HARLOW: That's great news. We wish them a lot of luck.

At the same time, Fed Chairman Jerome Powell is warning an economic recovery could take a long time. It could stretch through the end of 2021.

Our chief business correspondent Christine Romans joins us now.

And, Christine, just the fact that he spoke to "60 Minutes" last night --


HARLOW: And sort of made the plea to Congress that he did, I think, says a lot.

ROMANS: Yes. I mean this is the second time in a week, right, that he has specifically said there might need to be more work to get this recovery going in the American economy. And he said, look, in the long view, you know, don't bet against the United States of America and the American economy. This isn't a housing bubble. This isn't a financial crisis. This is something different. The economy was strong headed into this and the economy can be strong again but it will take time.



JAY POWELL, CHAIRMAN, FEDERAL RESERVE: Assuming there's not a second wave of the coronavirus, I think you'll see the economy recover steadily through the second half of this year. So for the economy to fully recover, people will have to be fully confident. And that may have to await the arrival of a vaccine.

(END VIDEO CLIP) ROMANS: Getting back to that fully confident could take he mentioned maybe the end of next year. Confidence, of course, is key here. And the very near term, the right now, he acknowledged that people -- it's hard to put in words the damage this has done to American families and to people's livelihoods, and that we need to keep the money flowing so that people can stay in their homes, they can pay their bills, they can stay solvent for American families. That's the most important thing, Poppy.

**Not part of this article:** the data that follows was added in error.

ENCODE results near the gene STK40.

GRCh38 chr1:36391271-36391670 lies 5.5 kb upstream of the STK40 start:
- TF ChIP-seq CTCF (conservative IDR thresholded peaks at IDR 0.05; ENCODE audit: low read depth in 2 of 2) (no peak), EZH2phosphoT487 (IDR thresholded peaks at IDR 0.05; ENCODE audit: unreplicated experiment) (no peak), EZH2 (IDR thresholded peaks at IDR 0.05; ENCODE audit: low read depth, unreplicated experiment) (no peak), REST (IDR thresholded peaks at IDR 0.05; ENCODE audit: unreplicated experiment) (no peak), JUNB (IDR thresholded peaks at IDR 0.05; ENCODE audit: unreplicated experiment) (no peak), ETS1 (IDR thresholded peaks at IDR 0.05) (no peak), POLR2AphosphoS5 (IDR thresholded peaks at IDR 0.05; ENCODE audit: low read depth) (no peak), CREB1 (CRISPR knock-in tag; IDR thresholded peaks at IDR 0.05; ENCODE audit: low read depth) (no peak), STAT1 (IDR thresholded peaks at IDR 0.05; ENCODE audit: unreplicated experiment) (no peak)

HARLOW: Of course. Christine, thanks so much for that.

Today, on that front, the president is meeting with restaurant industry leaders at the White House. Restaurants and hotels, as you can imagine, have been among the hardest hit sectors during this health crisis as millions of Americans stay home. The tourism industry remains pretty much at a standstill. President and CEO of Best Western Hotels David Kong is with us.

And, David, it's nice to have you.

So people understand, I mean they know your hotels. They see them in the U.S. and around the world. But you've got about 40,000 employees of those hotels, not to mention your corporate workers. I understand about 70 percent of those hotel employees by franchisees have had to be furloughed.


HARLOW: Where -- where does this industry stand even a year from now? Do you envision a future in the near term where you can get even back to full employment?

KONG: I think it's going to be a long haul. The reality is unless there's a vaccine and there's otherwise some comfort that we can instill in people, a lot of travelers are going to be very hesitant to travel and -- especially on the corporate side. That segment is particularly hard hit. And so imagine these big conventions with thousands of people, a lot of companies are not going to want to hold them.

HARLOW: Yes, no question.

So you -- you met and spoke with the president back on March 17th and you talked to him about the need for capital and liquidity. And this was before the PPP program. And I just wonder if you think that the PPP program solved the problem you were explaining to the president or if you agree with Mark Cuban, who tweeted yesterday, quote, it's time to face the fact that PPP didn't work. Great plan, difficult execution. No one's fault. The only thing that will save businesses is consumer demand.

Is he right?

KONG: I absolutely agree with him. The PPP was a much needed band aid for the problem. But the reality is, it's only about eight weeks of relief. And if you think about how long the recovery is going to be, it's going to take much, much, much longer than that.